I was unaffiliated for most of my adult life, but have voted Democratic for president every time since John Kerry, a few days after my 18th birthday. I have voted for members of both parties at the local level, and I am primarily attracted to leaders who promote fiscal responsibility tempered with environmental stewardship. I am running as a Democrat because I believe the party is currently the only one addressing the concerns of my generation—higher education, healthcare and climate change. I am also seriously concerned with the direction the GOP has taken under Trump.

Do you have a role model in public life? Who and why?

While there have been so many admirable political figures throughout the last century that it’s hard to pick just one, Martin Luther King, Jr. stands out. An advocate for justice, peace, and equality, he gave us two of my favorite quotes. “Darkness cannot drive out darkness, only light can do that. Hate cannot drive out hate, only love can do that.” and “The hottest place in Hell is reserved for those who remain neutral in times of great moral conflict.”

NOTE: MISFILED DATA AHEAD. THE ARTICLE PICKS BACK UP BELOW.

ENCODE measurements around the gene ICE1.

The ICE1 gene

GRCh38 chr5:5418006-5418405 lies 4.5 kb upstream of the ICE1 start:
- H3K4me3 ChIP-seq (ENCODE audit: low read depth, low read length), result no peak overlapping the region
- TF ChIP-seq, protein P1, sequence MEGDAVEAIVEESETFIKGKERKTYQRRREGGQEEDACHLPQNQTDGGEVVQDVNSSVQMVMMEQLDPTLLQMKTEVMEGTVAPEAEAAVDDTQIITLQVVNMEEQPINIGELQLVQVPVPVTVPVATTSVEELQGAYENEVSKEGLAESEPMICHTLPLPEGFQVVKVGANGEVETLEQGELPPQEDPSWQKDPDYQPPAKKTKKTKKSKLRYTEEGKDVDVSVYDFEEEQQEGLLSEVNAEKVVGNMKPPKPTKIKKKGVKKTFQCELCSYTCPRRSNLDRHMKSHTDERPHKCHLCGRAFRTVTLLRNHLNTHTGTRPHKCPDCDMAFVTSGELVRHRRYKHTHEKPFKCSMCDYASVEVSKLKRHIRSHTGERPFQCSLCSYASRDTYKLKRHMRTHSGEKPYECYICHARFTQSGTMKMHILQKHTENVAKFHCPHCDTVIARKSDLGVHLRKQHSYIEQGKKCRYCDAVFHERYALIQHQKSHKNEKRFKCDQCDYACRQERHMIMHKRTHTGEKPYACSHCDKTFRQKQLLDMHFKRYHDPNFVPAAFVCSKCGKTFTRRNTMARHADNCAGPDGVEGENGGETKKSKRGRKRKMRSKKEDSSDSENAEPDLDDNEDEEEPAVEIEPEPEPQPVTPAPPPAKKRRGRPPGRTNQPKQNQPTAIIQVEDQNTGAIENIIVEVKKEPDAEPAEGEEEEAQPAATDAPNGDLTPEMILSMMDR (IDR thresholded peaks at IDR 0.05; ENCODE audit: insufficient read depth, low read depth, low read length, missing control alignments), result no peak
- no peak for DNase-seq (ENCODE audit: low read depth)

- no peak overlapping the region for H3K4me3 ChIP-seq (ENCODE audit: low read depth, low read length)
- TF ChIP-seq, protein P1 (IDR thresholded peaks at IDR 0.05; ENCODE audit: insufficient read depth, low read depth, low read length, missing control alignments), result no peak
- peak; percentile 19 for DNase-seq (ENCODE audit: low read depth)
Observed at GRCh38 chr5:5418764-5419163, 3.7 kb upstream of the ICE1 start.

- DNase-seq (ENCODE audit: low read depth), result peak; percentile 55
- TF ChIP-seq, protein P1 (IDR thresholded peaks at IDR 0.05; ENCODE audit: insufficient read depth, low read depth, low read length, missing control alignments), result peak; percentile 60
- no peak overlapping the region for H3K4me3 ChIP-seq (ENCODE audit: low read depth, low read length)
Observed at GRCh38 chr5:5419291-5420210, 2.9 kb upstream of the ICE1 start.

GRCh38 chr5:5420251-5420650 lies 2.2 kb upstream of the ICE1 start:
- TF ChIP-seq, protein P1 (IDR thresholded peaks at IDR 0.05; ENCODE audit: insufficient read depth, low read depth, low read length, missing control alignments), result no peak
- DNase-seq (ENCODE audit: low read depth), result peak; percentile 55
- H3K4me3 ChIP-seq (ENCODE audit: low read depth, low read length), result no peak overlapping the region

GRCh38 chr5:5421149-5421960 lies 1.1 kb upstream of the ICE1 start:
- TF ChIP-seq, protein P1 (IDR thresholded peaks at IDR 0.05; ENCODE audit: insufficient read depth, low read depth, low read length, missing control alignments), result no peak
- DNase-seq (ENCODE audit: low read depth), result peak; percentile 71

Why are you running for office?

I am running because I feel both parties (one in particular) are failing to adequately rise to the challenge of climate change. My generation—who came of age in the Great Recession, many of whom are struggling under the burden of student loans—are underrepresented in government. I love Fair Haven, and want to see it remain the diverse, quirky town it always has been.

What’s your opinion of the proposed borough acquisition of the former Sunoco station for the purpose of constructing a new borough hall?

My instinct is that I would prefer to see the land used for business development, but the lot has been sitting idle for years, and the current police station/community center is beyond repair and is not ADA compliant. What I do like about the location is that is well placed to receive a lot of sunlight. After Sandy, we were one of the last towns to get power back. Obviously, panels on the roof wouldn’t power the whole town, but keeping the police station running on generators in a similar emergency is expensive, inefficient, and unsustainable beyond a few weeks. I also like that it could provide residents who cannot afford generators (or just run out of gas) a place to charge their phones, so they can stay in contact with loved ones and business contacts.